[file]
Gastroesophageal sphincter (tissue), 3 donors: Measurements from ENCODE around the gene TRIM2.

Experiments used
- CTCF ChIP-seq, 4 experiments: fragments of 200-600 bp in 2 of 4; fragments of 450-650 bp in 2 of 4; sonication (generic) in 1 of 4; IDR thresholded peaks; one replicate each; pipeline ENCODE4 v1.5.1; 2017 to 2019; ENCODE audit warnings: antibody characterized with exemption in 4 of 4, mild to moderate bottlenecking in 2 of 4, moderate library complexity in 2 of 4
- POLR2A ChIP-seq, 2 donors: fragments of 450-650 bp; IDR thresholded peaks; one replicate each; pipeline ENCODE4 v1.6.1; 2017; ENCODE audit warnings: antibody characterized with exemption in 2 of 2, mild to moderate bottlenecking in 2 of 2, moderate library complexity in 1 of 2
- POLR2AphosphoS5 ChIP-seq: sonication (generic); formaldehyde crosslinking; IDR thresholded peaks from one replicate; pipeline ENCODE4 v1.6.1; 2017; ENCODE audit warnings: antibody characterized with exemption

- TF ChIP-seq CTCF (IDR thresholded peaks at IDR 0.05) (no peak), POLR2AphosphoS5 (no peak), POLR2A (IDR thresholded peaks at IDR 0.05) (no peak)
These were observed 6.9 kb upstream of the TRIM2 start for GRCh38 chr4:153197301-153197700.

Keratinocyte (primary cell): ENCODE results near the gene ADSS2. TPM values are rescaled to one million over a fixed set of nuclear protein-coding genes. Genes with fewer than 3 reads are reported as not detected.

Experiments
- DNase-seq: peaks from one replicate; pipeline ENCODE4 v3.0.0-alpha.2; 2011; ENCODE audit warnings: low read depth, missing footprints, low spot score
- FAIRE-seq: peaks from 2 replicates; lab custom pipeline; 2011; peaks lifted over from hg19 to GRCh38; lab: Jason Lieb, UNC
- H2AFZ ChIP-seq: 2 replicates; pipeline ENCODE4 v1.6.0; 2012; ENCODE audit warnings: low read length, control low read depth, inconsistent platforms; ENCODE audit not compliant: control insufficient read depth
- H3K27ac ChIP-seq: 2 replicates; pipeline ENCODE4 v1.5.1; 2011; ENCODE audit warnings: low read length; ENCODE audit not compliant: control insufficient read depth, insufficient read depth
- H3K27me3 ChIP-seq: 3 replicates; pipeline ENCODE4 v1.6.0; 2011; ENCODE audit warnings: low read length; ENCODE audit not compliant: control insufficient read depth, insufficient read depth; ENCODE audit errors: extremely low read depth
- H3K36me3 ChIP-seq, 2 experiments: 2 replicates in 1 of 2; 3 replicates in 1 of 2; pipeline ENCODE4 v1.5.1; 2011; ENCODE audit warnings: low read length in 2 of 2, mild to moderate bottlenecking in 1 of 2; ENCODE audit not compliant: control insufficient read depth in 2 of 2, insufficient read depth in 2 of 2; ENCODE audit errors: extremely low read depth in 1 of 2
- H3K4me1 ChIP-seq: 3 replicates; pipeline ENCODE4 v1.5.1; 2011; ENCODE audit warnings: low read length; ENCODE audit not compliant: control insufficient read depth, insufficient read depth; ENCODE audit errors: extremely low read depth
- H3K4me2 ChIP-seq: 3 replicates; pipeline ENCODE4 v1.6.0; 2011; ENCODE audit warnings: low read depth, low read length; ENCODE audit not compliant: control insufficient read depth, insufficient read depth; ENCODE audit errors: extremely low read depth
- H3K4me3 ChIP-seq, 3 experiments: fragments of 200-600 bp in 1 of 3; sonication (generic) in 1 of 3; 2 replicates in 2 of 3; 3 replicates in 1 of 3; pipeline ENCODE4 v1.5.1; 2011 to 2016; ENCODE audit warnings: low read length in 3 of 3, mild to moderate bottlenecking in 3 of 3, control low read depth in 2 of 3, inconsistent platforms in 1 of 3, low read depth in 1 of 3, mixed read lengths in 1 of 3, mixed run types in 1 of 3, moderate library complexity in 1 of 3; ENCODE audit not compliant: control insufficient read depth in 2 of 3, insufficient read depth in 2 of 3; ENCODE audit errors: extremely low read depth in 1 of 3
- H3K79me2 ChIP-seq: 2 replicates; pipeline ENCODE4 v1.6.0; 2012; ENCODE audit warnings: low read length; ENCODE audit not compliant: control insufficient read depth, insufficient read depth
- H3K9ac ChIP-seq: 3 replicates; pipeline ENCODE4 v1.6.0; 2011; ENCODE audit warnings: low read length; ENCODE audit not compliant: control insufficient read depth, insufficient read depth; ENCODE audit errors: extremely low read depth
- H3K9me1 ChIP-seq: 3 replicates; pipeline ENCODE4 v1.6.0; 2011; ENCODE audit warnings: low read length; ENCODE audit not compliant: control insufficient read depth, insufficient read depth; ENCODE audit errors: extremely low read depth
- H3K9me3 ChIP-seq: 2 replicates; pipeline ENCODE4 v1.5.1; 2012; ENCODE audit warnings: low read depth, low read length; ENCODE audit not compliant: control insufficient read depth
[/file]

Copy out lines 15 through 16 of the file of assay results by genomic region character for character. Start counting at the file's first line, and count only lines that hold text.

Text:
- H3K36me3 ChIP-seq, 2 experiments: 2 replicates in 1 of 2; 3 replicates in 1 of 2; pipeline ENCODE4 v1.5.1; 2011; ENCODE audit warnings: low read length in 2 of 2, mild to moderate bottlenecking in 1 of 2; ENCODE audit not compliant: control insufficient read depth in 2 of 2, insufficient read depth in 2 of 2; ENCODE audit errors: extremely low read depth in 1 of 2
- H3K4me1 ChIP-seq: 3 replicates; pipeline ENCODE4 v1.5.1; 2011; ENCODE audit warnings: low read length; ENCODE audit not compliant: control insufficient read depth, insufficient read depth; ENCODE audit errors: extremely low read depth